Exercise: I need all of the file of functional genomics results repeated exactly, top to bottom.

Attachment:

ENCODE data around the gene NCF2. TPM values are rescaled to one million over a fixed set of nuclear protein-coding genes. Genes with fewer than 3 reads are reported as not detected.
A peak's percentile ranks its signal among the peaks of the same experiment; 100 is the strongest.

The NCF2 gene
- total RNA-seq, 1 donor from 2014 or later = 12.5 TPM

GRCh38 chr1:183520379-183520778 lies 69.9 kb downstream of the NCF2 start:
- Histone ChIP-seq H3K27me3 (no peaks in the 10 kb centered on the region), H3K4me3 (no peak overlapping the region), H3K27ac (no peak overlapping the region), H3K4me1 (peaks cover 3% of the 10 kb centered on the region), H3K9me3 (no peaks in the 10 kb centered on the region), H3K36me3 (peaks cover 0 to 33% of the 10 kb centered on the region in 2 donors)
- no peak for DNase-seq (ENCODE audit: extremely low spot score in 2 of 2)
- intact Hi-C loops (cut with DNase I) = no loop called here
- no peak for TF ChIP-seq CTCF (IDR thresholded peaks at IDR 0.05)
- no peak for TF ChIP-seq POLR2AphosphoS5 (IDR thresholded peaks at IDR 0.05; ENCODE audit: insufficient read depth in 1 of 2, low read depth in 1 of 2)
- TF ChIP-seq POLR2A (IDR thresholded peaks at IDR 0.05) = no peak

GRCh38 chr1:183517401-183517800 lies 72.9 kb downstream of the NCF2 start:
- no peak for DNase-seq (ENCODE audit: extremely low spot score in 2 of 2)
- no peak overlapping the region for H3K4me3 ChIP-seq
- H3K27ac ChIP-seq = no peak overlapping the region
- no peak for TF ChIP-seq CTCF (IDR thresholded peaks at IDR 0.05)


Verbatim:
ENCODE data around the gene NCF2. TPM values are rescaled to one million over a fixed set of nuclear protein-coding genes. Genes with fewer than 3 reads are reported as not detected.
A peak's percentile ranks its signal among the peaks of the same experiment; 100 is the strongest.

The NCF2 gene
- total RNA-seq, 1 donor from 2014 or later = 12.5 TPM

GRCh38 chr1:183520379-183520778 lies 69.9 kb downstream of the NCF2 start:
- Histone ChIP-seq H3K27me3 (no peaks in the 10 kb centered on the region), H3K4me3 (no peak overlapping the region), H3K27ac (no peak overlapping the region), H3K4me1 (peaks cover 3% of the 10 kb centered on the region), H3K9me3 (no peaks in the 10 kb centered on the region), H3K36me3 (peaks cover 0 to 33% of the 10 kb centered on the region in 2 donors)
- no peak for DNase-seq (ENCODE audit: extremely low spot score in 2 of 2)
- intact Hi-C loops (cut with DNase I) = no loop called here
- no peak for TF ChIP-seq CTCF (IDR thresholded peaks at IDR 0.05)
- no peak for TF ChIP-seq POLR2AphosphoS5 (IDR thresholded peaks at IDR 0.05; ENCODE audit: insufficient read depth in 1 of 2, low read depth in 1 of 2)
- TF ChIP-seq POLR2A (IDR thresholded peaks at IDR 0.05) = no peak

GRCh38 chr1:183517401-183517800 lies 72.9 kb downstream of the NCF2 start:
- no peak for DNase-seq (ENCODE audit: extremely low spot score in 2 of 2)
- no peak overlapping the region for H3K4me3 ChIP-seq
- H3K27ac ChIP-seq = no peak overlapping the region
- no peak for TF ChIP-seq CTCF (IDR thresholded peaks at IDR 0.05)